6.67 Following construction, CMHC administers housing subsidies in accordance with the operating agreement. A key component of this process involves ensuring that its subsidy payments are accurate. Each time a loan is renewed, CMHC must adjust its subsidy payments to reflect the new interest rate. This adjustment should occur within one month of the loan's renewal date and be properly reviewed and approved.

6.68 We found several instances in which CMHC had not adjusted the subsidy payments in a timely manner. In one region, although a First Nation was eligible to receive subsidy assistance, it took CMHC 37 months to start making payments. In another region, CMHC failed to adjust the subsidy to two First Nations after they had renewed a number of loans between 1999 and 2002. This situation continued for as long as 32 months and resulted in overpayments of almost $300,000. At the end of our audit, CMHC had not yet recovered this money.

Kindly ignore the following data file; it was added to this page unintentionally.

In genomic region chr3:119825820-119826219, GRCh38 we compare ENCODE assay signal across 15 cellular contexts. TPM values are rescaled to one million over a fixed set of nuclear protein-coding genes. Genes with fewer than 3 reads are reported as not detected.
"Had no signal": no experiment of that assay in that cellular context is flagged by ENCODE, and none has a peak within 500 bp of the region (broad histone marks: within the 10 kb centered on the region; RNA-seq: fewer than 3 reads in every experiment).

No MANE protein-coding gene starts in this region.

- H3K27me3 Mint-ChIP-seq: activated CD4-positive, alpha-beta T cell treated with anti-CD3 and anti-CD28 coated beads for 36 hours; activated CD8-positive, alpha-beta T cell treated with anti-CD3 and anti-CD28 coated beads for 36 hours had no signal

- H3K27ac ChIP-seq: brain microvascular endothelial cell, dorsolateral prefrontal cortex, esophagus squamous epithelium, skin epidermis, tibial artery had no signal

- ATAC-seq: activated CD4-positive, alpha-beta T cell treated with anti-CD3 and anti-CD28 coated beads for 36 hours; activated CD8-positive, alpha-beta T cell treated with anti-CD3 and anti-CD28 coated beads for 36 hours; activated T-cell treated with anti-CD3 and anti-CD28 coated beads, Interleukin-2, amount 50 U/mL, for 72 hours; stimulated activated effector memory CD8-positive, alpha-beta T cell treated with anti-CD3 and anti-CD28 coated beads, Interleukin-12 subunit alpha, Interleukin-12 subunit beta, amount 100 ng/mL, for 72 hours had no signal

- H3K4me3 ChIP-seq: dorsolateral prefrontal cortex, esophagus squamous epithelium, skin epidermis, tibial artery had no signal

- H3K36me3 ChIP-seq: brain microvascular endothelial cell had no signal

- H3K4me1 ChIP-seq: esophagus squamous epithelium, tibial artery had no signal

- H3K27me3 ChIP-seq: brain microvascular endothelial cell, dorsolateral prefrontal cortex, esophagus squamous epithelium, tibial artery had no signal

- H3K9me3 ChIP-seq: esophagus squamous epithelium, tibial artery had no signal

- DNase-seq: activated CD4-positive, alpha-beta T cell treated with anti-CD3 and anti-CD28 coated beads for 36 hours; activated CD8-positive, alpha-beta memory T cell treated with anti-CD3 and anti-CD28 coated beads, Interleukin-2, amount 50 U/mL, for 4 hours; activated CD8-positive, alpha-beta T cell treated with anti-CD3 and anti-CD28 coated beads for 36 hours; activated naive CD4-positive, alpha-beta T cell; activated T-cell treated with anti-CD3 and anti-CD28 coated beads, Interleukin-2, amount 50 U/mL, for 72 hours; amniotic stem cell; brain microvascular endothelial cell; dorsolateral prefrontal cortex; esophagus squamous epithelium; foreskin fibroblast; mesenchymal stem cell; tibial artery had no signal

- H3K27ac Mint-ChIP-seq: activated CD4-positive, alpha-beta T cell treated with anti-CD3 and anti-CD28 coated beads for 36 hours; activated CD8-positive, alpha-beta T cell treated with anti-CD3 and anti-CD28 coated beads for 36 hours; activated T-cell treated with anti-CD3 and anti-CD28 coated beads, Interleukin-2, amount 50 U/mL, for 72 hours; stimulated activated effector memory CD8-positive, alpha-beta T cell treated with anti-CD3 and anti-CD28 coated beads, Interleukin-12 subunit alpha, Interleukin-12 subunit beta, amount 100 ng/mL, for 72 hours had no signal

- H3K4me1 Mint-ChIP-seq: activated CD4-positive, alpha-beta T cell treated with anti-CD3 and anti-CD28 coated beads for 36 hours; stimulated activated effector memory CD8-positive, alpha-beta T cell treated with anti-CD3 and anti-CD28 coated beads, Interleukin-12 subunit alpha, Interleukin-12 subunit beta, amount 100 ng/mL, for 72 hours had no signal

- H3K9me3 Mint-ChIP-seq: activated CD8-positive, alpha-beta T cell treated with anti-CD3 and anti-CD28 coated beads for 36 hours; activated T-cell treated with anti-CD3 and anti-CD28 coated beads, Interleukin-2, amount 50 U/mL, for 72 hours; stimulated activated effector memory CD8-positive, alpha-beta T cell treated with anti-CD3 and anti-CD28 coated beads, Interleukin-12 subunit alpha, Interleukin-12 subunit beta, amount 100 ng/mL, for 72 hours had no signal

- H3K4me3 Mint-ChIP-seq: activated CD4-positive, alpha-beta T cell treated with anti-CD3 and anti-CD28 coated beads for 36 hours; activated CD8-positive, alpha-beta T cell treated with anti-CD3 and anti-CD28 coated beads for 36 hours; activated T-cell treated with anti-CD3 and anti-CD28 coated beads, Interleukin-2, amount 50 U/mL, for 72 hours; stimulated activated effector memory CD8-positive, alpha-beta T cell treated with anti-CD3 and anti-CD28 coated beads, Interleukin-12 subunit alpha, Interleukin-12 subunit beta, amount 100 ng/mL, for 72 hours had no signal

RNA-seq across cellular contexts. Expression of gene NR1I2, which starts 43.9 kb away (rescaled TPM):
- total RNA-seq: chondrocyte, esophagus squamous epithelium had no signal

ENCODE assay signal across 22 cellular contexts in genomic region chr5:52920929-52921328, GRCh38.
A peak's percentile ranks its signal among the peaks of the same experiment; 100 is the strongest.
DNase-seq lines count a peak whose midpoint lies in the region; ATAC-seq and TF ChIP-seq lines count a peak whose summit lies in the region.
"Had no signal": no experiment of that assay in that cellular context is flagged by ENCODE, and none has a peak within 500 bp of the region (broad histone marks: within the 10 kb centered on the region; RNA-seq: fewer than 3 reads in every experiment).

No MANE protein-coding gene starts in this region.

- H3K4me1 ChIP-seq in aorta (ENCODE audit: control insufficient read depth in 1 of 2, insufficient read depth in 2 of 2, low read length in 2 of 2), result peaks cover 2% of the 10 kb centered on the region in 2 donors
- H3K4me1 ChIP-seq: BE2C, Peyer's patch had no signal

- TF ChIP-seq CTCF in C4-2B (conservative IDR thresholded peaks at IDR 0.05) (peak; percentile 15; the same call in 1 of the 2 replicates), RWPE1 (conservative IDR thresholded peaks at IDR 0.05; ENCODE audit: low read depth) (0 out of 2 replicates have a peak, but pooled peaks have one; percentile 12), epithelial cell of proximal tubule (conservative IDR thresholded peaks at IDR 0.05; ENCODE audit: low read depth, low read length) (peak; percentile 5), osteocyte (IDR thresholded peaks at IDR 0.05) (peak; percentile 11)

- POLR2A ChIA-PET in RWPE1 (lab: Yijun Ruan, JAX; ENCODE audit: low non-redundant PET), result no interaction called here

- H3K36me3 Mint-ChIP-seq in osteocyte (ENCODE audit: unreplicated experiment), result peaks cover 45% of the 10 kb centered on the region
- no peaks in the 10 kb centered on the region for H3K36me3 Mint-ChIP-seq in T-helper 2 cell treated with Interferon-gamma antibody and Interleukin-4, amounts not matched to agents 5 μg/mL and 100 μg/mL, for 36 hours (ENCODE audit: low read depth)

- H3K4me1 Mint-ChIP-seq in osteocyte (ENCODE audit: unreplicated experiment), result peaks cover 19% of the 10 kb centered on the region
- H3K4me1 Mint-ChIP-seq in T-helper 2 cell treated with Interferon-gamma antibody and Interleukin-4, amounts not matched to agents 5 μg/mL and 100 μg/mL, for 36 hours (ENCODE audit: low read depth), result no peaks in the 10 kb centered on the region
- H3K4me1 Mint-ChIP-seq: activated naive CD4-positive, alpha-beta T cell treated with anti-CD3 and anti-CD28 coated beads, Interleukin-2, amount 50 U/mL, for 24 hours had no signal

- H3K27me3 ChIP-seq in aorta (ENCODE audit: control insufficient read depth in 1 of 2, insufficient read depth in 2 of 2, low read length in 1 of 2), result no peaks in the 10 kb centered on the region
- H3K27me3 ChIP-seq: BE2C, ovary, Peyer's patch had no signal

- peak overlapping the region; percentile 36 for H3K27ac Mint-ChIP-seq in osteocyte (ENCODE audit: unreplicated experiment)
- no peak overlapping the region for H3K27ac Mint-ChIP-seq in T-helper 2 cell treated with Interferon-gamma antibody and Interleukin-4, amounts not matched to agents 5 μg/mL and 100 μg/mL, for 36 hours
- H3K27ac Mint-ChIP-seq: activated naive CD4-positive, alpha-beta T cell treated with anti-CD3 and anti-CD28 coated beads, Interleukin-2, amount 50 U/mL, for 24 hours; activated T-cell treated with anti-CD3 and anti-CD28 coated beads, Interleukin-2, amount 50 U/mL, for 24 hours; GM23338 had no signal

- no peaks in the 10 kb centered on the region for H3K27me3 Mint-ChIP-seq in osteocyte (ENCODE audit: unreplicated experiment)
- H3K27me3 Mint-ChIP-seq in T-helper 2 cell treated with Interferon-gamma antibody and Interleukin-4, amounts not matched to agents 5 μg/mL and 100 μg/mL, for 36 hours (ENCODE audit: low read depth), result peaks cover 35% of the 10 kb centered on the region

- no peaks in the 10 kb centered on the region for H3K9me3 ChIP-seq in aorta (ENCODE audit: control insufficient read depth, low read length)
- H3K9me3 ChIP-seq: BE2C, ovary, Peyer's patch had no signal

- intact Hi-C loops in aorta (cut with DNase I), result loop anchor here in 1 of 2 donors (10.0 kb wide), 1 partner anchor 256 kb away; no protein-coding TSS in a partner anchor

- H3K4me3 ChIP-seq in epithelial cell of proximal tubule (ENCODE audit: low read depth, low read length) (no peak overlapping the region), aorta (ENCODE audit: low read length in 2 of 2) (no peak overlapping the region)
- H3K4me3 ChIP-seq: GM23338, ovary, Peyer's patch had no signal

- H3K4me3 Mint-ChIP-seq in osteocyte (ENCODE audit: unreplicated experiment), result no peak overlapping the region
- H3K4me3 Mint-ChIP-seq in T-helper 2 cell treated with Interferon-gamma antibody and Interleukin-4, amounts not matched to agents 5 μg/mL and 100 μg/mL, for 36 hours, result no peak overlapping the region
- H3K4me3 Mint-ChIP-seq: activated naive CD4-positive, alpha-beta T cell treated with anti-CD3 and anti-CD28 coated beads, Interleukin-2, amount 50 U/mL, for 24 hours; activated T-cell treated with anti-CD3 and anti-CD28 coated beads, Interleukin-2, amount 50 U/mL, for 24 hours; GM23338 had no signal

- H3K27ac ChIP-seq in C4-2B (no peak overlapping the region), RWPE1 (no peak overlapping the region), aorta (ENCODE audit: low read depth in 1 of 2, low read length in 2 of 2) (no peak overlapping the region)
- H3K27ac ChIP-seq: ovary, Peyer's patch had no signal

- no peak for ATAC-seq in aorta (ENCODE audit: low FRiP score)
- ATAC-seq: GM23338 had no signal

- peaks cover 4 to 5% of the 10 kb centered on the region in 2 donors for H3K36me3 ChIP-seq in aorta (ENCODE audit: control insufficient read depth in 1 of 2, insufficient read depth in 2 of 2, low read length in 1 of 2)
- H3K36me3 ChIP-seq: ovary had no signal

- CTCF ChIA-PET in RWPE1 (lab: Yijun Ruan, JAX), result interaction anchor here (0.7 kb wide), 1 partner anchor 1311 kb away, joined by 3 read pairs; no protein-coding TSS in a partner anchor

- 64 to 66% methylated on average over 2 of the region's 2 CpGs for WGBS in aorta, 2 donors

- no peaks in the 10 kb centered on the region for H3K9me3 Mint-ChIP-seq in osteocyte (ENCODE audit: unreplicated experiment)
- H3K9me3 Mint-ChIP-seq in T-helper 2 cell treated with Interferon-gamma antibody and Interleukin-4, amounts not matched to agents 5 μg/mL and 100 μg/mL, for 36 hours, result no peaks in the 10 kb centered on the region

6.69 As part of the loan renewal process, First Nations are required to solicit three interest rate quotes to ensure that the rate they receive is competitive. According to CMHC guidelines, CMHC subsidy payments should be calculated based on the lowest quote. However, we found several examples where CMHC had calculated and advanced subsidy payments based on the rate chosen by the First Nation, without assurance that the First Nation had solicited three quotes as required or that it had chosen the lowest of the three. This increases the risk of an incorrect subsidy payment.